No evidence of record indicates a lack of contention between the parties. The Owners' motion was the only document filed in response to CD Group's complaint; the Owners did not answer the complaint, and they have yet to exhaust discovery available to them. Moreover, the Owners insisted in their reply to CD Group's response to their motion that "[while] [the Owners] do not dispute that [CD Group] may be entitled to some relief in this case, [the Owners] have never admitted, and do not admit, that [CD Group is] entitled to the relief prayed for in [its] complaint."
Cases cited by CD Group to restrict application of the instant arbitration clause do not persuade. In Geldermann, Inc. v. Mullins, 171 Ill. App. 3d 255, and Donaldson, Lufkin & Jenrette Futures, Inc. v. Barr, 124 Ill. 2d 435, the arbitration provisions construed were, by their terms, much narrower in scope than the passage at issue here. In Diersen v. Joe Keim Builders, Inc., 153 Ill. App. 3d at 376, furthermore, the court interpreted a broadly phrased, "generic" arbitration provision, similar to the one at bar, and ruled that the circuit court properly stayed judicial proceedings and compelled arbitration of an alleged breach of a construction contract.
CD Group next insists the circuit court correctly denied the motion to dismiss because the Owners neglected to file with CD Group, the architect and the proper arbitration authority a formal demand for arbitration as required by the Agreement. Section 7.9.2 of the Agreement states:
"Notice of the demand for arbitration shall be filed in writing with the other party to the Owner-Contractor Agreement and with the American Arbitration Association, and a copy shall be filed with the Architect . . .."
The Act, however, requires only the following proof to compel arbitration: (a) an agreement between the parties to arbitrate; and (b) refusal by the opposing party to comply with that agreement. The court then "shall order the parties to proceed with arbitration." Ill. Rev. Stat. 1987, ch. 10, par. 102(a).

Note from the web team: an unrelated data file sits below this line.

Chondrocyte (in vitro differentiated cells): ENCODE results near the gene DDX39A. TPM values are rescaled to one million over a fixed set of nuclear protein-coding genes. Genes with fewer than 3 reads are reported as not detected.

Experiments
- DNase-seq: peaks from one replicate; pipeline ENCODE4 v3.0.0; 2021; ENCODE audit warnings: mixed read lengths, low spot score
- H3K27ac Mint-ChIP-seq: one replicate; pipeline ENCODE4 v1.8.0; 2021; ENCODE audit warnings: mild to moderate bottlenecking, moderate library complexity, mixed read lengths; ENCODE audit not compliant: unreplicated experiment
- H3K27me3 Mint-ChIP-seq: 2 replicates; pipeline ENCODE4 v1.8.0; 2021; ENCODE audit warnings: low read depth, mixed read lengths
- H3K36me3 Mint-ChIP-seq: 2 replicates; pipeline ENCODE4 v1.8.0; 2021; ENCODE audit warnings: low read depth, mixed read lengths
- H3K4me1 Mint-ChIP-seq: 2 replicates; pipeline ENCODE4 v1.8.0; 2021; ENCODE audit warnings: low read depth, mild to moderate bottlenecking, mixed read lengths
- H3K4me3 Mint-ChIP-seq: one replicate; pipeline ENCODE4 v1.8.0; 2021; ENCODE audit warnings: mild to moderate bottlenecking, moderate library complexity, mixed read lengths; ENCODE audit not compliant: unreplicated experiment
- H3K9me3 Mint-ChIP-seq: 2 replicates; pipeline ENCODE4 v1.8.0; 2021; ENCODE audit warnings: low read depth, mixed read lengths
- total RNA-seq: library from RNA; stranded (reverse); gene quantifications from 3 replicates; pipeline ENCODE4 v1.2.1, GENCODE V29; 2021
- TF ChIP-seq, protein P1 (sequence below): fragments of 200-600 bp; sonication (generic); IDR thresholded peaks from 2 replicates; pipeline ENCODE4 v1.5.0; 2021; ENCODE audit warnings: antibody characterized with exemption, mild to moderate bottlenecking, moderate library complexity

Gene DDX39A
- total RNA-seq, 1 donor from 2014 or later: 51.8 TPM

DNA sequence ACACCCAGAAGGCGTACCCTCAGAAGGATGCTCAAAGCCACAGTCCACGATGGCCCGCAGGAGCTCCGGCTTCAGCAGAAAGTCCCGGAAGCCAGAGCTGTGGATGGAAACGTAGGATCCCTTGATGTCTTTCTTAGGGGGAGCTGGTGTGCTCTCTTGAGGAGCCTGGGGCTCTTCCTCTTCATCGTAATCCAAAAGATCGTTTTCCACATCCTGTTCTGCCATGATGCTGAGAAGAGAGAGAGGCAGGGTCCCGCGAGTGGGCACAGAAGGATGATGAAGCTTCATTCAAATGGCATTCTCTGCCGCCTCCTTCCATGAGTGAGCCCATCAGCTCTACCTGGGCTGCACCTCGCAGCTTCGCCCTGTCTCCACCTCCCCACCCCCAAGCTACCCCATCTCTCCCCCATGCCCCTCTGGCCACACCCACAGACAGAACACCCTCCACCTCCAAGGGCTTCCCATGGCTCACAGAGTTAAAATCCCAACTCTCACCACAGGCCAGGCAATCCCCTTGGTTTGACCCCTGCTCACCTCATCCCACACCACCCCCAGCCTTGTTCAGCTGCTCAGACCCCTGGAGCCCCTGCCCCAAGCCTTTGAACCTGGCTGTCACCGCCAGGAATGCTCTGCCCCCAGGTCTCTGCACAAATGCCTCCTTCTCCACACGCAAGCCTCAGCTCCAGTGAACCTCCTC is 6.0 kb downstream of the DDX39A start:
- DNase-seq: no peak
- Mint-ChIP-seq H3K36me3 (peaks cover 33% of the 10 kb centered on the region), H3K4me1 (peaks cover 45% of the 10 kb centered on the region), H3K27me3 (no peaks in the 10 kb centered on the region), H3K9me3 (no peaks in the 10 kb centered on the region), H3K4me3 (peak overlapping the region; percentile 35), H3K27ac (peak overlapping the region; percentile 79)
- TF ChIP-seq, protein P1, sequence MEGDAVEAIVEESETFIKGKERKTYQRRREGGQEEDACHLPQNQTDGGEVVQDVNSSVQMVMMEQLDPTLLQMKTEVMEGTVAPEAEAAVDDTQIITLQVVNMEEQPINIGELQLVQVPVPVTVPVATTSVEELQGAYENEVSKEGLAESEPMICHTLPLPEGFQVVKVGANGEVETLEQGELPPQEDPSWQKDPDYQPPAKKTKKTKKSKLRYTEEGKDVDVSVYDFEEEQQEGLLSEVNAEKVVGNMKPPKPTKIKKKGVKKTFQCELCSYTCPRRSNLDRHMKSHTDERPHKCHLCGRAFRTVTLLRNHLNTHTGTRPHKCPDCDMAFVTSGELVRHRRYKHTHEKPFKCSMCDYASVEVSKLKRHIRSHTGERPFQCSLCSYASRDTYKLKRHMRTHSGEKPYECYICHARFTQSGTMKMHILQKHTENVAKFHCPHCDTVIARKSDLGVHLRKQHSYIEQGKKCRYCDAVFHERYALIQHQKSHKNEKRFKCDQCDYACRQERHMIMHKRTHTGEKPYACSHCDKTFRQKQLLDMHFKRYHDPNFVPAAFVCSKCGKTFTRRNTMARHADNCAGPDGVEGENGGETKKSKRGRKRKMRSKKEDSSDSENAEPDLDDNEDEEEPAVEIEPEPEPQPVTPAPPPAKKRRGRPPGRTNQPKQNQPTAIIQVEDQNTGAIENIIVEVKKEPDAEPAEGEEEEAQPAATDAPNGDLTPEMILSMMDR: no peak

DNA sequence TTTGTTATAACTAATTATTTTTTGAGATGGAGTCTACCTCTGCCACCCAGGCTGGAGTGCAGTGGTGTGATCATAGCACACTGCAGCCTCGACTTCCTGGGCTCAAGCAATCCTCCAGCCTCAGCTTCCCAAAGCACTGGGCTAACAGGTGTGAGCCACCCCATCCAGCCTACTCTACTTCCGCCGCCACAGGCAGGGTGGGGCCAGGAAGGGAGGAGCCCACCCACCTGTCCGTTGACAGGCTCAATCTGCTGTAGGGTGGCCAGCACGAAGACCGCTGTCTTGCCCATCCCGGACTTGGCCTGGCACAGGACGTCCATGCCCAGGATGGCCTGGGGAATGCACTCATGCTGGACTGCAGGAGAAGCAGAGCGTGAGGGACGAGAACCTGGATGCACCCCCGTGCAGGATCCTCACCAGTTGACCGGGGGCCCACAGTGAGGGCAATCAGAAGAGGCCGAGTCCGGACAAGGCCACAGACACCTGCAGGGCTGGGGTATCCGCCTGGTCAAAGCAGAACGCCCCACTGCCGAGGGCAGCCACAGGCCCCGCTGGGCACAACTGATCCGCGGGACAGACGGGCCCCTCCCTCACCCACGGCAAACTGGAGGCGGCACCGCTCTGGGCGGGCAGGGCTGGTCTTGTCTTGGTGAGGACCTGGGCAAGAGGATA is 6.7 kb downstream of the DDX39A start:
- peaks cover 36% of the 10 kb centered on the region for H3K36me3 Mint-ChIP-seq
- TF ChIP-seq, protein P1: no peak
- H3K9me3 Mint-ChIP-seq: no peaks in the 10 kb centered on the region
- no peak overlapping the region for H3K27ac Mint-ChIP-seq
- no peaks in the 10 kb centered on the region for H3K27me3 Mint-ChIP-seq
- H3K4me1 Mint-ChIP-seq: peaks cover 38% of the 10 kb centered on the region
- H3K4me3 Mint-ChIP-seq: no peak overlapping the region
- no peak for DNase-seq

In this case, the parties' consent to arbitration has already been established. The fact CD Group filed the complaint and resisted subsequent attempts to compel arbitration sufficiently demonstrates CD Group's refusal to honor the Agreement's terms.
Furthermore, a demand for arbitration merely provides notice of the nature of the dispute and allows parties to comply with their arbitration agreement before the commencement of litigation. (See Associated Milk Dealers, Inc. v. Milk Drivers Union Local 753 (7th Cir. 1970), 422 F.2d 546, 554.) As initiators of the present litigation, CD Group "noticed" itself of the nature of its own claims. Filing the complaint illustrated that CD Group has already decided to forego arbitration in favor of judicial proceedings.
Other notice provisions allegedly breached by the Owners are inapplicable to the case at bar. Section 7.9.4(i) of the Agreement, for instance, requires: